I recognized, also, that she believed in a God, and that she hoped to receive compensation from the latter for all the miseries she had endured. She had begun now to decompose, and to become, in turn, a plant. She who had blossomed in the sun, was now to be eaten up by the cattle, carried away in seeds, and flesh of beasts, would become again human flesh. But that which is called the soul, had been extinguished at the bottom of the dark well. She suffered no longer. She had changed her life for that of others yet to be born.
Hours passed away in this silent and sinister communion with the dead. A pale light at length announced the dawn of a new day, when a bright ray glistened on the bed, shed a dash of fire on the bed clothes and on her hands. This was the hour she had so much loved, when the awakened birds began to sing in the trees.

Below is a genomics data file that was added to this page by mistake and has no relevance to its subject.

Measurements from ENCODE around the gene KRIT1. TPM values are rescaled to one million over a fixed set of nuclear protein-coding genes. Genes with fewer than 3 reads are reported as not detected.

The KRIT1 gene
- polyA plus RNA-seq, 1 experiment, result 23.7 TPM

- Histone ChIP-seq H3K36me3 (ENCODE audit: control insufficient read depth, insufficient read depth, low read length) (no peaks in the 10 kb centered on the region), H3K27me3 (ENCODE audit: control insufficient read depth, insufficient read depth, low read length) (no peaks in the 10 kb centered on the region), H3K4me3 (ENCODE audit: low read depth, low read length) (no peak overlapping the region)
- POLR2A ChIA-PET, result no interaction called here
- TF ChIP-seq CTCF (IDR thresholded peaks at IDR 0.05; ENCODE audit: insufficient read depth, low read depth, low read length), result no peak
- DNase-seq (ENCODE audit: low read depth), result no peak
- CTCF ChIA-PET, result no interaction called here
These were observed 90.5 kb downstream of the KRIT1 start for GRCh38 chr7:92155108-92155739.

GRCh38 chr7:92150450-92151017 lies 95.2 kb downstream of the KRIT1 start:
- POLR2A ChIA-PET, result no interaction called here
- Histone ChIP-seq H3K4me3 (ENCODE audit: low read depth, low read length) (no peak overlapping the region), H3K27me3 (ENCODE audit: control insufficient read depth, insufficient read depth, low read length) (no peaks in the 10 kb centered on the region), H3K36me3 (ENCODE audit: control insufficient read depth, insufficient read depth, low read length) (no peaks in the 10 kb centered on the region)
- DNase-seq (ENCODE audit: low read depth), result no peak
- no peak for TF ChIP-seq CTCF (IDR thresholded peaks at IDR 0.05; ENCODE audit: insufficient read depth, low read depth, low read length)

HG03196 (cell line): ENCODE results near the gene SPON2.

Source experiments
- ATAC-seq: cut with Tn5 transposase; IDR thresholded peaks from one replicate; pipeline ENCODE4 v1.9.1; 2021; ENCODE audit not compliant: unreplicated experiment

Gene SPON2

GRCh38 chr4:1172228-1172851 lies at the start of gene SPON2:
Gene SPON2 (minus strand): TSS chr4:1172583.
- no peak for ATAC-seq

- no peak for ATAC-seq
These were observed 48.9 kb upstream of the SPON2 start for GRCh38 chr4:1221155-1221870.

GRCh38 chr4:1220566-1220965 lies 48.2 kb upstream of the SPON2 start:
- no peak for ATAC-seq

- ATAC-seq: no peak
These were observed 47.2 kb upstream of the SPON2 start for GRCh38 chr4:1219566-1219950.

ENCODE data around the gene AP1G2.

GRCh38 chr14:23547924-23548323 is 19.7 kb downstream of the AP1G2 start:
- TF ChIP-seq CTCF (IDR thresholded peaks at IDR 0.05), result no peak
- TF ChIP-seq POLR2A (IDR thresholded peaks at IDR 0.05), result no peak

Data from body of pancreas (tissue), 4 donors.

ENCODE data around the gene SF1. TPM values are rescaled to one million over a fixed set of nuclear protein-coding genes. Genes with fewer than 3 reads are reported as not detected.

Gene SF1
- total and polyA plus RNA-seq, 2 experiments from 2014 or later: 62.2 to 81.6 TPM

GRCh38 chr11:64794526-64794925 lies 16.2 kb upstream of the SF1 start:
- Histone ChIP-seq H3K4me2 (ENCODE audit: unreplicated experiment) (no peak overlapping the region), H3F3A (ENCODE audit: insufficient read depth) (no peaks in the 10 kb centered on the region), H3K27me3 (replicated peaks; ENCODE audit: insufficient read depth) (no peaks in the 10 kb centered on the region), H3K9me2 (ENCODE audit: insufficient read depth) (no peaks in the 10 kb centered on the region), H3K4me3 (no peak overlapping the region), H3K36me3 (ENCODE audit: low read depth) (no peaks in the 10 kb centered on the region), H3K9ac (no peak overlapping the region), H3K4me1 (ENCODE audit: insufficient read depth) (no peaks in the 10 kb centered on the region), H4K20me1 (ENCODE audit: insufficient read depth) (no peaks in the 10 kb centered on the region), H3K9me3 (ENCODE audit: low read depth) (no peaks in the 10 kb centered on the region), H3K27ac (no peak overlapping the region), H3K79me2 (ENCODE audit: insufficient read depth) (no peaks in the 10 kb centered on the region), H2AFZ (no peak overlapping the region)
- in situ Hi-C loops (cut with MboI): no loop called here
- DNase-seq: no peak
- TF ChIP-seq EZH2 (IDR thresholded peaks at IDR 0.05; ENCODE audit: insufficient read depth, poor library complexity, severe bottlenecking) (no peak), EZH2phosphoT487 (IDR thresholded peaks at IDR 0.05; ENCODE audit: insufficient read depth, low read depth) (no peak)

I opened the window to its fullest extent, I drew back the curtains, so that the whole heavens might look in upon us, and bending towards the glassy corpse, I took in my hands the mutilated head; then, slowly, without terror or disgust, I imprinted a kiss, a long kiss, upon those lips, which had never before received any.
Léon Chenal remained silent. The women wept. We heard on the box seat the Count d’Etraille, who blows his nose, from time to time. The coachman alone had gone to sleep. The horses, which felt no longer the sting of the whip, had slowed their pace and dragged along softly, and the brake, hardly advancing at all, became suddenly torpid, as if it had been charged with sorrow.
Last updated Monday, December 22, 2014 at 10:53